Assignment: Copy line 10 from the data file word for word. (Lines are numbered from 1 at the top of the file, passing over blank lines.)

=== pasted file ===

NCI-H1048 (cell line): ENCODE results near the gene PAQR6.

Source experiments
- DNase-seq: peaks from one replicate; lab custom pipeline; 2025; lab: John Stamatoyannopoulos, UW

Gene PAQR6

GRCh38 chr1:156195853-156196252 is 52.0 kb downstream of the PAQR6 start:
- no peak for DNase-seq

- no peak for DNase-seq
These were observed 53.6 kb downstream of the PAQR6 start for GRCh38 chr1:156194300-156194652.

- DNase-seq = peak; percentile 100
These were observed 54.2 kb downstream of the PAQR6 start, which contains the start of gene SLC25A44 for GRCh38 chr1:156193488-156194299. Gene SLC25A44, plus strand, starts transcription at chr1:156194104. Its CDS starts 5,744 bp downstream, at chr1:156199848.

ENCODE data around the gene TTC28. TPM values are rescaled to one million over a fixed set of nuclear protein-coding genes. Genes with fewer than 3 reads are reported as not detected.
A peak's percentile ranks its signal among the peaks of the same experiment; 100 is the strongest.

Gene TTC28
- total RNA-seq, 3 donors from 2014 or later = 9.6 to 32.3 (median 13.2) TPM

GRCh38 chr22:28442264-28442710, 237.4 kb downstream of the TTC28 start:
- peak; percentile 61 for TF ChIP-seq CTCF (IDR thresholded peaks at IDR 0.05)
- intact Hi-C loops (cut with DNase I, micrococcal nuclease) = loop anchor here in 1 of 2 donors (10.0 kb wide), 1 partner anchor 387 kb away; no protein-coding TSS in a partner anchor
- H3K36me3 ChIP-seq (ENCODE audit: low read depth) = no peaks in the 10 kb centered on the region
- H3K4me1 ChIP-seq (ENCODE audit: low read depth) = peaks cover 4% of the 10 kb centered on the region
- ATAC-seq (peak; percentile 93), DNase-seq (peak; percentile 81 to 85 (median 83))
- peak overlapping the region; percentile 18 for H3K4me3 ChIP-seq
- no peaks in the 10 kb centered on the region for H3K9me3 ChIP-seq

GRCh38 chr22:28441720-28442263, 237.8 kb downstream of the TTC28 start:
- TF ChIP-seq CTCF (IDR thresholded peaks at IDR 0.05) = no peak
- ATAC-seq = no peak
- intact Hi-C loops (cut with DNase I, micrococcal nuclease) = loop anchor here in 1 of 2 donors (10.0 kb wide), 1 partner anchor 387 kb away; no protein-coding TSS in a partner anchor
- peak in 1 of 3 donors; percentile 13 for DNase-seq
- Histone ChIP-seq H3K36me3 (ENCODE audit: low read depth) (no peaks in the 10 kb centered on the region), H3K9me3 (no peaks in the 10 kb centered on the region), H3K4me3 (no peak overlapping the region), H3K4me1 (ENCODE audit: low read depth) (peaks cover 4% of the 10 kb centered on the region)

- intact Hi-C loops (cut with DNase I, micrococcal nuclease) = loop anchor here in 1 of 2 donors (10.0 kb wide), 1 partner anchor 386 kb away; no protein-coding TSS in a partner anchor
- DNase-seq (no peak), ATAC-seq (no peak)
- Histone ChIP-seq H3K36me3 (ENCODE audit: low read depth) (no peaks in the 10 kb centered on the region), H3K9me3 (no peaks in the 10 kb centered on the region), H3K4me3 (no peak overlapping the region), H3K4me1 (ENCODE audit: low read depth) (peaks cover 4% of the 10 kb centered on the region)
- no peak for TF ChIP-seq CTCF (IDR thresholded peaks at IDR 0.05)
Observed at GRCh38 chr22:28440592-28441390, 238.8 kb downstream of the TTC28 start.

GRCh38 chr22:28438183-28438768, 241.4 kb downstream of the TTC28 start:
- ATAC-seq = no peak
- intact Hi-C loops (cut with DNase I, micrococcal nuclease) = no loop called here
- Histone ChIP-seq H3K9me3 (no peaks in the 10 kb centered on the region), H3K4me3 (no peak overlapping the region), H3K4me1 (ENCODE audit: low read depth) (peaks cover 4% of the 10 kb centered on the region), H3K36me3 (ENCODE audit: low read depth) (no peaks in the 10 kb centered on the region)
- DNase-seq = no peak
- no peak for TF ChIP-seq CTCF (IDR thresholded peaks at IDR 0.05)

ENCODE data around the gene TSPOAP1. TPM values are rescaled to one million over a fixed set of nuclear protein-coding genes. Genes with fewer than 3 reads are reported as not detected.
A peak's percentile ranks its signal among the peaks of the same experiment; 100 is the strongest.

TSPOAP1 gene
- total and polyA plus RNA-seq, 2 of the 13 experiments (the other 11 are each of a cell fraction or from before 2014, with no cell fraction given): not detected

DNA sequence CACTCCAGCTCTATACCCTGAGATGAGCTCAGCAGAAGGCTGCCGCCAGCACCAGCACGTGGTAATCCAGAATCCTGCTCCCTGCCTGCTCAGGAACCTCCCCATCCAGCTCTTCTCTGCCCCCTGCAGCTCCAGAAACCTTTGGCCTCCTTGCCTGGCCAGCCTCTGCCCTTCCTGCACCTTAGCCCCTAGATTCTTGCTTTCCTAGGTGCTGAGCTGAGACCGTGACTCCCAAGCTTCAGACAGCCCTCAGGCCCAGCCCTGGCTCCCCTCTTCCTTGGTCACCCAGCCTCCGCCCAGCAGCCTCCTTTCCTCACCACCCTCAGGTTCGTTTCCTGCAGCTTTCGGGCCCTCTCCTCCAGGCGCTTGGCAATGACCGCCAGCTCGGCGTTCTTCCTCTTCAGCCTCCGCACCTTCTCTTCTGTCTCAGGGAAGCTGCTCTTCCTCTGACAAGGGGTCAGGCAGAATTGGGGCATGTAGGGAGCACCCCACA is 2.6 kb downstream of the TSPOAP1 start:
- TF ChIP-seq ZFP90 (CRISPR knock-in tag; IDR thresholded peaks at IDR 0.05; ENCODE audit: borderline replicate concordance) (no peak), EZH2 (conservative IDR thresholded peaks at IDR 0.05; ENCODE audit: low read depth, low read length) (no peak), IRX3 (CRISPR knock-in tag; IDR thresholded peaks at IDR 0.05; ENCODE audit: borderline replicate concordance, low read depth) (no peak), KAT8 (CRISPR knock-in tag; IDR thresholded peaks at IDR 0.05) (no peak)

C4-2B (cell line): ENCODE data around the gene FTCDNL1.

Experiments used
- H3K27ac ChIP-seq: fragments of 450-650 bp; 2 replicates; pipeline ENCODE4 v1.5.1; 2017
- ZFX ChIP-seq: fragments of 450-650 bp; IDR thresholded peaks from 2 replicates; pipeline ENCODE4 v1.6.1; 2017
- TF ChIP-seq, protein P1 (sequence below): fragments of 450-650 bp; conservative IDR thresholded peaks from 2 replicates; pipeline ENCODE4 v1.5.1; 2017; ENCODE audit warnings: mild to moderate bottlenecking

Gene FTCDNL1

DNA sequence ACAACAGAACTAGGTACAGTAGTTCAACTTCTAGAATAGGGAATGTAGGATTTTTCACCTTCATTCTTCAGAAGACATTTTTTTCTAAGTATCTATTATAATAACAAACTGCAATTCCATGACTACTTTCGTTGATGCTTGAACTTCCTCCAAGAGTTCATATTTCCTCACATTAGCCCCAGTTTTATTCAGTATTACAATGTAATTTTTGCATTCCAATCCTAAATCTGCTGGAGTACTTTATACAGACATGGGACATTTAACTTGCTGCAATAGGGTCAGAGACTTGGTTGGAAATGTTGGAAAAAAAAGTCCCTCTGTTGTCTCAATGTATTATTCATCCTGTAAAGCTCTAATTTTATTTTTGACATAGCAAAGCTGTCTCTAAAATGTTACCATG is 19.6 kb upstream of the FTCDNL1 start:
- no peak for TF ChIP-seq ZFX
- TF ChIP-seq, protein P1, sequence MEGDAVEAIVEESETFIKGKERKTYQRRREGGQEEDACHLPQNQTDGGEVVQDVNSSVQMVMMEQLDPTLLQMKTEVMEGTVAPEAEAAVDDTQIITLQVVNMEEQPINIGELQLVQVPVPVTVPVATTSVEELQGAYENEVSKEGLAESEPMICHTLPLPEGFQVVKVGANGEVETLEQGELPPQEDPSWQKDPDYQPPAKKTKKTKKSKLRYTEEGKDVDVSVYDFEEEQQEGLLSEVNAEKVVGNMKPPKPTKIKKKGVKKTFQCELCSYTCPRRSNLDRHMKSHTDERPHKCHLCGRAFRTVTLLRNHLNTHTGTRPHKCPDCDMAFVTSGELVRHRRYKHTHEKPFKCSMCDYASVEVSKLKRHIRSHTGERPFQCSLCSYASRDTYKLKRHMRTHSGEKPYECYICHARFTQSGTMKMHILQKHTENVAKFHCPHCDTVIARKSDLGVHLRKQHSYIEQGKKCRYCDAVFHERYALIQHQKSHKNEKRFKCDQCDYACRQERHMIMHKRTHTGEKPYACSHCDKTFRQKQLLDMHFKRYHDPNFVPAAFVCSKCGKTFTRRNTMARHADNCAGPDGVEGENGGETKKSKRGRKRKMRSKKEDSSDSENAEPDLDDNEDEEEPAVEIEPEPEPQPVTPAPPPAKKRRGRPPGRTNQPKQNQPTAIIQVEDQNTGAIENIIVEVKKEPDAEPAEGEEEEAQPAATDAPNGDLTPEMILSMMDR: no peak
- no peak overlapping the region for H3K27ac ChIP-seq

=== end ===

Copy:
These were observed 54.2 kb downstream of the PAQR6 start, which contains the start of gene SLC25A44 for GRCh38 chr1:156193488-156194299. Gene SLC25A44, plus strand, starts transcription at chr1:156194104. Its CDS starts 5,744 bp downstream, at chr1:156199848.